Alexandra Woods is a PhD candidate in the University of Liverpool’s Department of Politics:
“I graduated from the University of Liverpool in 2009 with a BA (Hons) in History and Politics, and after working in accountancy for several years returned to undertake an MA in International Relations & Security. It was whilst studying for my MA that I became interested in the work being done within IR studies on human trafficking, and was fortunate to be able to commence a PhD with Dr Alex Balch, an expert in human trafficking, as my supervisor.
Having always been particularly interested in human rights, women’s studies and international development, I developed a particular focus for my research looking at the ways we think and talk about people who have been trafficked, and the effect that this has on their human rights.
For example, the traditional focus in the study of human trafficking has been on the trafficking of women for sex work, in spite of the fact that estimates show that more trafficking is for forced labour, and a significant percentage of victims are male.
Why is it then that so much of the awareness of human trafficking has focused on female victims of sex trafficking? Superficially, of course the media are always going to focus on stories that are more lurid and photogenic, but on a deeper level, do we find it easier to accept a young, female victim than a middle aged male one? To add another layer, do we find it easier to accept a simple narrative of the young girl stolen from the street than a more complicated scenario where the fine line between consent and coercion has to be considered?
Many of those who are trafficked have agreed to involvement with their trafficker, be it to be smuggled across a border that they could not legally cross, work in a factory or for sex work. However at some point the situation became exploitative, and for it to be considered trafficking the person has to be in some way held against their will, within the exploitative situation. There are problems even with this definition of trafficking, as the term is often co-opted for political reasons relating to migration.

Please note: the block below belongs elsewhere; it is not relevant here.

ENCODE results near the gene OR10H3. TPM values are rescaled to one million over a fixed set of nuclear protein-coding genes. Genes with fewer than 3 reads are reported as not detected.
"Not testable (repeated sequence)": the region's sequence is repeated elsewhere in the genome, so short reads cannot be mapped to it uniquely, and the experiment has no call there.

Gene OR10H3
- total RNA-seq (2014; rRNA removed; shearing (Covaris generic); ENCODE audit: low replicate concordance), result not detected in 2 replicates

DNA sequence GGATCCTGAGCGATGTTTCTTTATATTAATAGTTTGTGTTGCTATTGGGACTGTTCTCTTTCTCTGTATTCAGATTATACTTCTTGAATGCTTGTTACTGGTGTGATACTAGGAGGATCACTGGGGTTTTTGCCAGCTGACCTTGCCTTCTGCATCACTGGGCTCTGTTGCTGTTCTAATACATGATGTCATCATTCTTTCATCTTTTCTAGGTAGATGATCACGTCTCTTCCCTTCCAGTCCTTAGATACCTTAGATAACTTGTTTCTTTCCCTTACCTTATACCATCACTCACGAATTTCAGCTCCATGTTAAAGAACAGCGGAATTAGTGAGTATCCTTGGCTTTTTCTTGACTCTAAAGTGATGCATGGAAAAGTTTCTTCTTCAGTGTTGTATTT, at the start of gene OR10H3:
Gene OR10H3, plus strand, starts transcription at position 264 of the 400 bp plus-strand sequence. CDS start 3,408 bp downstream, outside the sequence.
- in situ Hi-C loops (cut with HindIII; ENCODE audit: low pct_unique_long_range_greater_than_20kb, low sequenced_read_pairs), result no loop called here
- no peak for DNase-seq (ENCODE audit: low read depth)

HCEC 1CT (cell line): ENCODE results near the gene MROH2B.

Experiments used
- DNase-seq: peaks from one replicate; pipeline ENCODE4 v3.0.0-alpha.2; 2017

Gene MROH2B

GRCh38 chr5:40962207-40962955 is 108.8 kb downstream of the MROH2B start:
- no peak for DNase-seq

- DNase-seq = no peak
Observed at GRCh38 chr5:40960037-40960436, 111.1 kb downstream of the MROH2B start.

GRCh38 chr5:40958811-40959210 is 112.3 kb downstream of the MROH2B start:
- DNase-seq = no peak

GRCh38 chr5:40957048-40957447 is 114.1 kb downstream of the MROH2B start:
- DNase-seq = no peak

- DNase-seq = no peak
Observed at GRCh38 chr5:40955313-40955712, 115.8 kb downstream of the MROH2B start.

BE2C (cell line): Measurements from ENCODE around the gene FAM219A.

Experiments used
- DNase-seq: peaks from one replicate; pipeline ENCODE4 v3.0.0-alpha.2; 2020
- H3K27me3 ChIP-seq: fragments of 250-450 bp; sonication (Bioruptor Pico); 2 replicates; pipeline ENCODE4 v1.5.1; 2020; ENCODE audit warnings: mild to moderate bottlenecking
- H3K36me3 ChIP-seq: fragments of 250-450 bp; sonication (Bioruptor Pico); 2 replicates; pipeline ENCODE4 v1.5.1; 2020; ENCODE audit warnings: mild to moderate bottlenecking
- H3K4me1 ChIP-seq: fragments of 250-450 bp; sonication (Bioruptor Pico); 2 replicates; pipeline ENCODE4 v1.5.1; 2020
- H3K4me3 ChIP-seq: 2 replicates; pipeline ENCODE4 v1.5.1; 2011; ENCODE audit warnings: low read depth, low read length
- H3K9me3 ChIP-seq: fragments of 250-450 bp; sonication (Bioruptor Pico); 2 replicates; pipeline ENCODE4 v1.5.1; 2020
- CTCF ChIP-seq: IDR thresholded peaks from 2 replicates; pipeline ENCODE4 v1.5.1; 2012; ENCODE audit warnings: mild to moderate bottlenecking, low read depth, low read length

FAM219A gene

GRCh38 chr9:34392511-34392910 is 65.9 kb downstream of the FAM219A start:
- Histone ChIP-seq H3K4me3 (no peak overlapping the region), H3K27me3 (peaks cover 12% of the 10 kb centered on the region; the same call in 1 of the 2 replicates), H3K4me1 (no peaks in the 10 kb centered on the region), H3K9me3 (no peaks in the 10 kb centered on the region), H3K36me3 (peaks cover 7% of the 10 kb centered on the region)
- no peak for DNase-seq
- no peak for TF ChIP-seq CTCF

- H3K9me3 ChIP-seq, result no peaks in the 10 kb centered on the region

The research aims to demonstrate a more nuanced picture of human trafficking. The findings could have significant impact if we are to drastically improve the way we attempt to combat it. Rather than treating human trafficking exclusively as an international organised crime issue, it could also become one more properly relating to migration and labour rights.
This leads on to the other key issue I am trying to address within my research, which is the relationship between prostitution and human trafficking. Different factions exist that think of prostitution in very different ways, some believing it to be inherently exploitative and a degradation of women, therefore making all prostitution a form of trafficking, others believing it to be a legitimate form of work.
This has been in the news recently with Amnesty International proposals to officially back the decriminalisation of sex work internationally, and the response condemning this by the Coalition Against Trafficking in Women (CATW) supported by several A-list celebrities. The side of the debate one falls on determines the way in which trafficking is combatted, as it changes the perspective on who is a trafficking victim.
By investigating these issues, it is hoped that we can inform debates and lead to constructive change in the fight to combat human trafficking.”